by Vickie Byard, CVT, VTS (Dentistry), CVJ
As a general, small animal practice without a boarded veterinary dentist, ours holds a strong belief in the importance of routine dental care and the need for home care by the owners. These wonderful owners own a Pug. She is five years old and she came in today for her third dentistry. Our expectation of today’s dentistry was that there was little to no tartar, no obvious gingival pathology, and we were following a discolored tooth radiographically.
The first radiograph was from 2012 when the discolored right lower canine was first noted.
The right lower canine shows a widened root canal and a hint at some periapical changes. We recommended that the client pursue referral with one of our area dental diplomates but the clients opted to watch it. We recommended they return in 3 months for a follow up radiograph. Although they did not return in 3 months, they did return in one year.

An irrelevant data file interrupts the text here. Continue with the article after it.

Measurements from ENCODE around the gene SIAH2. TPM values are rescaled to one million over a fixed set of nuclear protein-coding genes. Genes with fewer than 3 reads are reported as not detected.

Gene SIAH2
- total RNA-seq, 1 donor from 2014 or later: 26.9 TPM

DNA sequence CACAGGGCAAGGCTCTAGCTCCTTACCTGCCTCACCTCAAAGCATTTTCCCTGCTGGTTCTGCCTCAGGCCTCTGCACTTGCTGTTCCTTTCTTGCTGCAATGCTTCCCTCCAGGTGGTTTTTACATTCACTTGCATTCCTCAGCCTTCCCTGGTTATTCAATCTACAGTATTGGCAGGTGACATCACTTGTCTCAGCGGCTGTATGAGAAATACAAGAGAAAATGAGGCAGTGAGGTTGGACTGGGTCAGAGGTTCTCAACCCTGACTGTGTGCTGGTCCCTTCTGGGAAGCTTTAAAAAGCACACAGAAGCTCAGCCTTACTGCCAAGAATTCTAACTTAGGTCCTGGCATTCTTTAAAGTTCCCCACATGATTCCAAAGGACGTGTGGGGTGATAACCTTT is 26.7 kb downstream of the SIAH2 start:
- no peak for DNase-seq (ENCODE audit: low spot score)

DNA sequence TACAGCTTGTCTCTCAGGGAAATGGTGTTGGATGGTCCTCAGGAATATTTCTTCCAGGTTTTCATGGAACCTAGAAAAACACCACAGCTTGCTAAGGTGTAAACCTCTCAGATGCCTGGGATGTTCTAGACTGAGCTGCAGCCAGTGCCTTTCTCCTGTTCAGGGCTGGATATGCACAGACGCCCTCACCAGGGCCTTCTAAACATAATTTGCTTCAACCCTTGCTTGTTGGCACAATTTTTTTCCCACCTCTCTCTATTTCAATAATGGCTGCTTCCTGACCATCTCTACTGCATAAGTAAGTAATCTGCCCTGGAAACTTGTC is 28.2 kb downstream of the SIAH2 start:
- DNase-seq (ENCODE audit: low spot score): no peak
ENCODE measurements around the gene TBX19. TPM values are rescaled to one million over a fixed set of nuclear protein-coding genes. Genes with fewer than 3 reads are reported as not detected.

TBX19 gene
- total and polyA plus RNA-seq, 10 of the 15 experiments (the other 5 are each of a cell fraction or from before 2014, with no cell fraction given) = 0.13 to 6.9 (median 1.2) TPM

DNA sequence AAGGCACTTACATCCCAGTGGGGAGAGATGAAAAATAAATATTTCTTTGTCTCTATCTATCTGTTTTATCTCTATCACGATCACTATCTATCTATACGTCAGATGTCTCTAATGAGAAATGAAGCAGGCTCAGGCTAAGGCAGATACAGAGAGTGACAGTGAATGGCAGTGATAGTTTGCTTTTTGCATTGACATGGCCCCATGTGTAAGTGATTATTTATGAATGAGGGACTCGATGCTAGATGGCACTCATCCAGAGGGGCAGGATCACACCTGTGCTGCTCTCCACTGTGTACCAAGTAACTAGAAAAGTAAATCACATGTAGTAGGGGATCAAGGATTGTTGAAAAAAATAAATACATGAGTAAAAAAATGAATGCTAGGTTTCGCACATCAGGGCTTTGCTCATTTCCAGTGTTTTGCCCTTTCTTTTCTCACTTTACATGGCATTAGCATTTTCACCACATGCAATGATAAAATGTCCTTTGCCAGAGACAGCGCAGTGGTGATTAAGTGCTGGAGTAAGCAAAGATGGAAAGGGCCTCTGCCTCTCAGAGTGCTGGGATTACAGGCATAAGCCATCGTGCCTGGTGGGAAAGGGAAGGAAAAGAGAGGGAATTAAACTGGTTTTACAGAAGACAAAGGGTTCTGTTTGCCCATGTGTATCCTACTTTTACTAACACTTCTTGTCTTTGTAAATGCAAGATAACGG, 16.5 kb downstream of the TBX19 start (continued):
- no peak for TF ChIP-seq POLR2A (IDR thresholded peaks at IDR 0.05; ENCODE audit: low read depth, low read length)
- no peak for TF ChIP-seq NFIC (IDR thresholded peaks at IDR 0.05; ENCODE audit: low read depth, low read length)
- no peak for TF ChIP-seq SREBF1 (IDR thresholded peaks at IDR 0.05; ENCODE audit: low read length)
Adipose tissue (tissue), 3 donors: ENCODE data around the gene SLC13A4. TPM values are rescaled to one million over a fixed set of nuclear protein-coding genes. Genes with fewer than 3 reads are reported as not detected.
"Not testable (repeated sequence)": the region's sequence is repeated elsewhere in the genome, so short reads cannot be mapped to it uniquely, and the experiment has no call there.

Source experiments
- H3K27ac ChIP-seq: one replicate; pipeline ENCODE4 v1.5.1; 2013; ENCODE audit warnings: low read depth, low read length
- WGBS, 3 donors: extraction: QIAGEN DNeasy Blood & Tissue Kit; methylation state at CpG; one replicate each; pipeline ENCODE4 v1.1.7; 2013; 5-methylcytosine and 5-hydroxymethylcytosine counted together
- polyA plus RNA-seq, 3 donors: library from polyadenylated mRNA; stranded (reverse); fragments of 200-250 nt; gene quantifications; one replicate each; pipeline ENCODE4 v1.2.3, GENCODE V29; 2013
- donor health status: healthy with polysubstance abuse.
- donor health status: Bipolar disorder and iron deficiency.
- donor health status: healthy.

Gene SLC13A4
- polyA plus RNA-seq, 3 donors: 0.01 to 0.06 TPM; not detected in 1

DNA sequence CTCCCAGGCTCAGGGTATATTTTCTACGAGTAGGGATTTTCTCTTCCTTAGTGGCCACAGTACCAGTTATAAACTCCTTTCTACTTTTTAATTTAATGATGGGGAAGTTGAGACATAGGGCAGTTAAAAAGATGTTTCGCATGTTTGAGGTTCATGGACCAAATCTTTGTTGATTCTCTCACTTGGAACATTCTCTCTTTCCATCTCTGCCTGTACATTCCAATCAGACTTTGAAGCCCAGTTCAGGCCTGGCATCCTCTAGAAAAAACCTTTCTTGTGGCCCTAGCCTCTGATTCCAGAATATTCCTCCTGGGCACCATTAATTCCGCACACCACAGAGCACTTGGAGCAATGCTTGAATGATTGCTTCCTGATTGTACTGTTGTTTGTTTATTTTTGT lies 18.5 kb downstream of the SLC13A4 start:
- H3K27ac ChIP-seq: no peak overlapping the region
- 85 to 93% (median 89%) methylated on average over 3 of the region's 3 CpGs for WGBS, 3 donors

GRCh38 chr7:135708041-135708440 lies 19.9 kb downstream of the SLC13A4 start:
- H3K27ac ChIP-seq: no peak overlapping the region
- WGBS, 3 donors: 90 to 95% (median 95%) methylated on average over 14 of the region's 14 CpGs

Now you can notice that the root canal of the left lower canine is narrowing , as it should as the dog ages. The left side is still wide (non-vital) with definite bony changes periapically and the root appears shorter than the opposite tooth. Again, referral was recommended and they opted to return in 3 months for a follow up X-ray.
As it does with all of us, time flew quicker than they realized, but they returned in 1 year for their annual dental care. You can definitely appreciate the appropriate narrowing of the root canal in the left lower canine. The non-vital tooth on the right side still has a wide canal, the tooth appears to be on the run and there is evidence of a periapical lucency.
The recommendation was for referral for evaluation by a board certified veterinary dentist. They are going to take their baby now.
I did not share this case to judge the owner’s decisions regarding their pet. I shared these radiographs to illustrate that discolored teeth do change over time and to highlight the value of regular cleanings and radiographic follow-up. I wish I had taken a photo of this pet’s teeth. There was little to no tartar, yet they understood the importance of regular care.
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